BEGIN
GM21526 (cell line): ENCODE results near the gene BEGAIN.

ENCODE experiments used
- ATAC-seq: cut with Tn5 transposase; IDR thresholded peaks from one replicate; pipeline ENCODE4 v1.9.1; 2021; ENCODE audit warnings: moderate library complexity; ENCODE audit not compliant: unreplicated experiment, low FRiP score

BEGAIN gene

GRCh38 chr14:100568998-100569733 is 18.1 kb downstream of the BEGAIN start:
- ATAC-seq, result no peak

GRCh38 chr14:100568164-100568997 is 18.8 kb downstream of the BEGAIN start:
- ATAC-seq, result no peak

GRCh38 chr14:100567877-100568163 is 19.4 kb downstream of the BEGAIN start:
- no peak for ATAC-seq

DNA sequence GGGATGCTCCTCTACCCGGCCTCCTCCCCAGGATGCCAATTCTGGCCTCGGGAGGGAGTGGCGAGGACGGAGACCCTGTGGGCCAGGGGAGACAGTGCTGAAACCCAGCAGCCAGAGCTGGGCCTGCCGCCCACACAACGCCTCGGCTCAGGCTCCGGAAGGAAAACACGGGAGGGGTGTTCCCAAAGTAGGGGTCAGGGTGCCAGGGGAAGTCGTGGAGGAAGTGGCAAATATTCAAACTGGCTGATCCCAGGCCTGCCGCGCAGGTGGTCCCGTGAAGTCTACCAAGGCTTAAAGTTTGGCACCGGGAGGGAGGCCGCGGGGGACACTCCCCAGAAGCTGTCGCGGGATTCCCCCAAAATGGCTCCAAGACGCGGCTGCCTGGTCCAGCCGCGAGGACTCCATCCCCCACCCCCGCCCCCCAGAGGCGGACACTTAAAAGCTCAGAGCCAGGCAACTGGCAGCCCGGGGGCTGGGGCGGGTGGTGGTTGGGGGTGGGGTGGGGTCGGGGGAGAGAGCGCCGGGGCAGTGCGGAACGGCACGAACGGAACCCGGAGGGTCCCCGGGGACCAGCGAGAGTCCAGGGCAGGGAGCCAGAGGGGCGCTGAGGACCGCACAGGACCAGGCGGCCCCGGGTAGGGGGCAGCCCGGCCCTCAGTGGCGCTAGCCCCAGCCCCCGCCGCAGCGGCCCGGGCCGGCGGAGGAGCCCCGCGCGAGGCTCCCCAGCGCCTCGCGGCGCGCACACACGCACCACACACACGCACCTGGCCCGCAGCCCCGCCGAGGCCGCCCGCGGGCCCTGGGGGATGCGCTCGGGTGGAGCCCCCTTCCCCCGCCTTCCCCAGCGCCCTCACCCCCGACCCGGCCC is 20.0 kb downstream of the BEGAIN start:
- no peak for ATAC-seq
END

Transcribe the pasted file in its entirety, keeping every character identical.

GM21526 (cell line): ENCODE results near the gene BEGAIN.

ENCODE experiments used
- ATAC-seq: cut with Tn5 transposase; IDR thresholded peaks from one replicate; pipeline ENCODE4 v1.9.1; 2021; ENCODE audit warnings: moderate library complexity; ENCODE audit not compliant: unreplicated experiment, low FRiP score

BEGAIN gene

GRCh38 chr14:100568998-100569733 is 18.1 kb downstream of the BEGAIN start:
- ATAC-seq, result no peak

GRCh38 chr14:100568164-100568997 is 18.8 kb downstream of the BEGAIN start:
- ATAC-seq, result no peak

GRCh38 chr14:100567877-100568163 is 19.4 kb downstream of the BEGAIN start:
- no peak for ATAC-seq

DNA sequence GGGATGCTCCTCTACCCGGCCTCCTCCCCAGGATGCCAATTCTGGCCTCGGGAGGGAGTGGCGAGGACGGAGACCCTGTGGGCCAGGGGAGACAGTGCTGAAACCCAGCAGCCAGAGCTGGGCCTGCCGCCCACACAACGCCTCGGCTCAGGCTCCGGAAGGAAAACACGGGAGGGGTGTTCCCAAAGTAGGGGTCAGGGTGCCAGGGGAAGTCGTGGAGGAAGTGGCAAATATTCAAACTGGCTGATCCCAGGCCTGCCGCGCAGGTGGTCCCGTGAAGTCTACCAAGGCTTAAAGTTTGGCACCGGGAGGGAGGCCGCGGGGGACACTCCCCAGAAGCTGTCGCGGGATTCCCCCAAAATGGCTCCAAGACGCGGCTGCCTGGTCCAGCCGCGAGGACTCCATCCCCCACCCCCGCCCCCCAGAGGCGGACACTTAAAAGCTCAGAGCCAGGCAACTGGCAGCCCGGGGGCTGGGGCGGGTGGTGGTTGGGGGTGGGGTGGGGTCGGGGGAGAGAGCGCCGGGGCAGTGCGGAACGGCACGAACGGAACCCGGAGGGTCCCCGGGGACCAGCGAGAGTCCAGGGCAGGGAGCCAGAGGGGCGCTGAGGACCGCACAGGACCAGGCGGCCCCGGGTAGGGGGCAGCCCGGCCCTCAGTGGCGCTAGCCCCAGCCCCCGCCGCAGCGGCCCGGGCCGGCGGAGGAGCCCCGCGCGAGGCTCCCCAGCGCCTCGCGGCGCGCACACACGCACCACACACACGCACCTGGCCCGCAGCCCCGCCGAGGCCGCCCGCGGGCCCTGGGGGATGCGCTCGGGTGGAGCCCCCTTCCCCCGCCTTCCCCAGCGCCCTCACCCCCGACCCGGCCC is 20.0 kb downstream of the BEGAIN start:
- no peak for ATAC-seq